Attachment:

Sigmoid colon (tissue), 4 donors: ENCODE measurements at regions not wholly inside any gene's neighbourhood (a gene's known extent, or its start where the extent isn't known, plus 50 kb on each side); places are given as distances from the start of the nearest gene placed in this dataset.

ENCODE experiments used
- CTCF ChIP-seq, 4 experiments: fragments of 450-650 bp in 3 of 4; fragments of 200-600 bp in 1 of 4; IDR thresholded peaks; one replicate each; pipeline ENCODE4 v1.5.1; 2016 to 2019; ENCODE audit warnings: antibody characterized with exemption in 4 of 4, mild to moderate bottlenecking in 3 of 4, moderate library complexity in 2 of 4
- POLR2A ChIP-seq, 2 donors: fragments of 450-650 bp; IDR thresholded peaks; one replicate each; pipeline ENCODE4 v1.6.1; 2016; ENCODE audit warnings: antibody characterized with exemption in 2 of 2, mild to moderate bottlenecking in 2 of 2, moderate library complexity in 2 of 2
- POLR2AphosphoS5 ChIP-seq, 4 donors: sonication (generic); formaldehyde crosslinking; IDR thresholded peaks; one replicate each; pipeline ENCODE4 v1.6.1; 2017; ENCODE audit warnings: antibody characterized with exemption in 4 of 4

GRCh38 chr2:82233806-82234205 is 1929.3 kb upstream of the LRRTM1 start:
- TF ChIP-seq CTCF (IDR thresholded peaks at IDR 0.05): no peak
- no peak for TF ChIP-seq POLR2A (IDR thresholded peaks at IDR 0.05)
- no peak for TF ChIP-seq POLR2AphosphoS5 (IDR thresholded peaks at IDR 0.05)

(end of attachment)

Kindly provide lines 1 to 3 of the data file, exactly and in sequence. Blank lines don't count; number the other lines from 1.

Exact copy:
Sigmoid colon (tissue), 4 donors: ENCODE measurements at regions not wholly inside any gene's neighbourhood (a gene's known extent, or its start where the extent isn't known, plus 50 kb on each side); places are given as distances from the start of the nearest gene placed in this dataset.

ENCODE experiments used
- CTCF ChIP-seq, 4 experiments: fragments of 450-650 bp in 3 of 4; fragments of 200-600 bp in 1 of 4; IDR thresholded peaks; one replicate each; pipeline ENCODE4 v1.5.1; 2016 to 2019; ENCODE audit warnings: antibody characterized with exemption in 4 of 4, mild to moderate bottlenecking in 3 of 4, moderate library complexity in 2 of 4